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A Comparison of Damaging Meteoroid and Orbital Debris Fluxes in Earth OrbitLow Earth orbit is populated with a substantial amount of orbital debris, and it is usually assumed that the flux from these objects contributes to most of the hypervelocity particle risk to spacecraft in this region. The meteoroid flux is known to be dominant at very low altitudes (<300 km), where atmospheric drag rapidly removes debris, and at very high altitudes beyond GEO (geostationary), where debris is practically non-existent. The vagueness of these boundaries has prompted this work, in which we compare the fluxes of meteoroids and orbital debris capable of penetrating a millimeter thick aluminum plate for circular orbits with altitudes ranging from the top of the atmosphere to 100,000 km. The outputs from the latest NASA debris and meteoroid models, ORDEM 3.0 and MEMR2, are combined with the modified Cour-Palais ballistic limit equation to make a realistic evaluation of the damage-capable particle fluxes, thereby establishing the relative contributions of hazardous debris and meteoroids in near Earth space.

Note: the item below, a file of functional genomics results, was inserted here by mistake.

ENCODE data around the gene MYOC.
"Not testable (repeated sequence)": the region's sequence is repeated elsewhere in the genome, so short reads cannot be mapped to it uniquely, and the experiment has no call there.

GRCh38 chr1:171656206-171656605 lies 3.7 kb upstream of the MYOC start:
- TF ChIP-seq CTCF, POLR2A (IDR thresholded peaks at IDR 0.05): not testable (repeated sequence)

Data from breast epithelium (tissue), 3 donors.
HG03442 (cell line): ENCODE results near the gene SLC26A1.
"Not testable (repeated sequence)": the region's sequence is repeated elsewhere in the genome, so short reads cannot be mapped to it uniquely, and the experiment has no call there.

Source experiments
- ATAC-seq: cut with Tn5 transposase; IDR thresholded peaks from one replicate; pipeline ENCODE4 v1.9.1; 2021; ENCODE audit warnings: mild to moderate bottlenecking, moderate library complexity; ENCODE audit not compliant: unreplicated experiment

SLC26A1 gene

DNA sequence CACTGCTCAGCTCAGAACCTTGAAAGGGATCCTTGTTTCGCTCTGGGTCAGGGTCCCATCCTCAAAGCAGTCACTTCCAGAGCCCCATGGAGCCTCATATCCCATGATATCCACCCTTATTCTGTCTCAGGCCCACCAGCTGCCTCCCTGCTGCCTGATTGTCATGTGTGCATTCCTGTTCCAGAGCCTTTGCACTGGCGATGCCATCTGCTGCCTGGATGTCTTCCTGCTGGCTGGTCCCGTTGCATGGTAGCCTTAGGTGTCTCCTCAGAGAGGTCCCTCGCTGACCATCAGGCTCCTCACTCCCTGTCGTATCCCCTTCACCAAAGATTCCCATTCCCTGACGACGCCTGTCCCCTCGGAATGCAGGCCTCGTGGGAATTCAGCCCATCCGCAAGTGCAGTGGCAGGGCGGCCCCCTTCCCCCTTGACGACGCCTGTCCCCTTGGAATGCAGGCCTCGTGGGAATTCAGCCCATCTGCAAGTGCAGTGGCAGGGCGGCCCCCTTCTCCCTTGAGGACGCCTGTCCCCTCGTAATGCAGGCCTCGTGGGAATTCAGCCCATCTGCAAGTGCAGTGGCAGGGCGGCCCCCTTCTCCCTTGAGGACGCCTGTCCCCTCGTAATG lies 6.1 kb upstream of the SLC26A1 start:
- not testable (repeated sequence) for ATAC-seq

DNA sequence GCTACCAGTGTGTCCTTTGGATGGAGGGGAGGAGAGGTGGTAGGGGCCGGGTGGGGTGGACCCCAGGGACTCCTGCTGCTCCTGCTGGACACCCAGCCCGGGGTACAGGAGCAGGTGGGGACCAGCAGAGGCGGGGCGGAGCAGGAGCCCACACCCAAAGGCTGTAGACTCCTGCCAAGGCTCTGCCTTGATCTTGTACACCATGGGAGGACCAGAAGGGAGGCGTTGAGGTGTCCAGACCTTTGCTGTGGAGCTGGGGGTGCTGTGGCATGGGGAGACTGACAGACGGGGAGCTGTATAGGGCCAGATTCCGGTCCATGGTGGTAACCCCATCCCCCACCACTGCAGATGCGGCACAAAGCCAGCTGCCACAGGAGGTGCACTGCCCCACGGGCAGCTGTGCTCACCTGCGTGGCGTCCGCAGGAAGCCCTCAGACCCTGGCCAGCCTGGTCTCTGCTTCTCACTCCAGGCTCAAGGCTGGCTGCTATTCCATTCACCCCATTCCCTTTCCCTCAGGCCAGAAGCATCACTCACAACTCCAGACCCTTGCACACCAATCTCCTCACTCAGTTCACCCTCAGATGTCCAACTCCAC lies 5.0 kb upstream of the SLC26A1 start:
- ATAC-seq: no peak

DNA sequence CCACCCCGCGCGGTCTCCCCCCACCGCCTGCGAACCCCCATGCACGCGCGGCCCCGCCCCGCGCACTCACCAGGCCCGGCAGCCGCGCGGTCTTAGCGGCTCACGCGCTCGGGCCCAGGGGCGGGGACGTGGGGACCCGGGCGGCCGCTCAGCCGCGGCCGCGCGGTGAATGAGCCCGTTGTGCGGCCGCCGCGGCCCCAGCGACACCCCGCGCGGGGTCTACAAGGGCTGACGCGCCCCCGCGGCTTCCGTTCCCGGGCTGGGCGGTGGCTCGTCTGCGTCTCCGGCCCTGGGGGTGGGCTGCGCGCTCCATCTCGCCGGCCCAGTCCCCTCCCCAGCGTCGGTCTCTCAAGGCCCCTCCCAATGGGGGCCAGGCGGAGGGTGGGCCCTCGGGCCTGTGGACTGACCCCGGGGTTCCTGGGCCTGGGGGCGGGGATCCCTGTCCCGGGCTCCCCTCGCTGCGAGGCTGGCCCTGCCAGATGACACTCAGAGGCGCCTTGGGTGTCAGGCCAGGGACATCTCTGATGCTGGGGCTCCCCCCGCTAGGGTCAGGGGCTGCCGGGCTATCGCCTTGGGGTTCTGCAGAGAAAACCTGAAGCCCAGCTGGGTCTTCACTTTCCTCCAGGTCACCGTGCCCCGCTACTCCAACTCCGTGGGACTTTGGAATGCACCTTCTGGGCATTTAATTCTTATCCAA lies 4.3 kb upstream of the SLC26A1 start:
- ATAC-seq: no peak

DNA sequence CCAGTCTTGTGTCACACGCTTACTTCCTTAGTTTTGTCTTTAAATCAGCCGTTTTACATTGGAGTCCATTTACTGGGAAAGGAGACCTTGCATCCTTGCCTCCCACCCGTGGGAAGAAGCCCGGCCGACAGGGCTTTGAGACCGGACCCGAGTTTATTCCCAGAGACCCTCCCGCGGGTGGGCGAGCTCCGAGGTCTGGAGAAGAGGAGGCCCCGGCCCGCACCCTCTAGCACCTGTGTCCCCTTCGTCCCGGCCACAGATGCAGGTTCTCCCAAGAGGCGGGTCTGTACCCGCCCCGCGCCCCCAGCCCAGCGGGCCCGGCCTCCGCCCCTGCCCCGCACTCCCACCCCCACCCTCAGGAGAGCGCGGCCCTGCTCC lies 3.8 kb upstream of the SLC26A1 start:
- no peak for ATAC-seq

Document ID
Acquisition Source
Marshall Space Flight Center
Document Type
Conference Paper
Cooke, William
(NASA Marshall Space Flight Center Huntsville, AL, United States)
Matney, Mark
(NASA Johnson Space Center Houston, TX, United States)
Moorhead, Althea V.
(NASA Johnson Space Center Houston, TX, United States)
Vavrin, Andrew
(Jacobs Engineering and Science Services and Skills Augmentation Group (ESSSA) Huntsville, AL, United States)
Date Acquired
May 8, 2017
Publication Date
April 18, 2017
Subject Category
Space Sciences (General)
Report/Patent Number
Meeting Information
Meeting: European Conference on Space Debris
Location: Darmstadt
Country: Germany
Start Date: April 18, 2017
End Date: April 21, 2017
Sponsors: European Space Agency. European Space Operations Center
Distribution Limits
Public Use Permitted.
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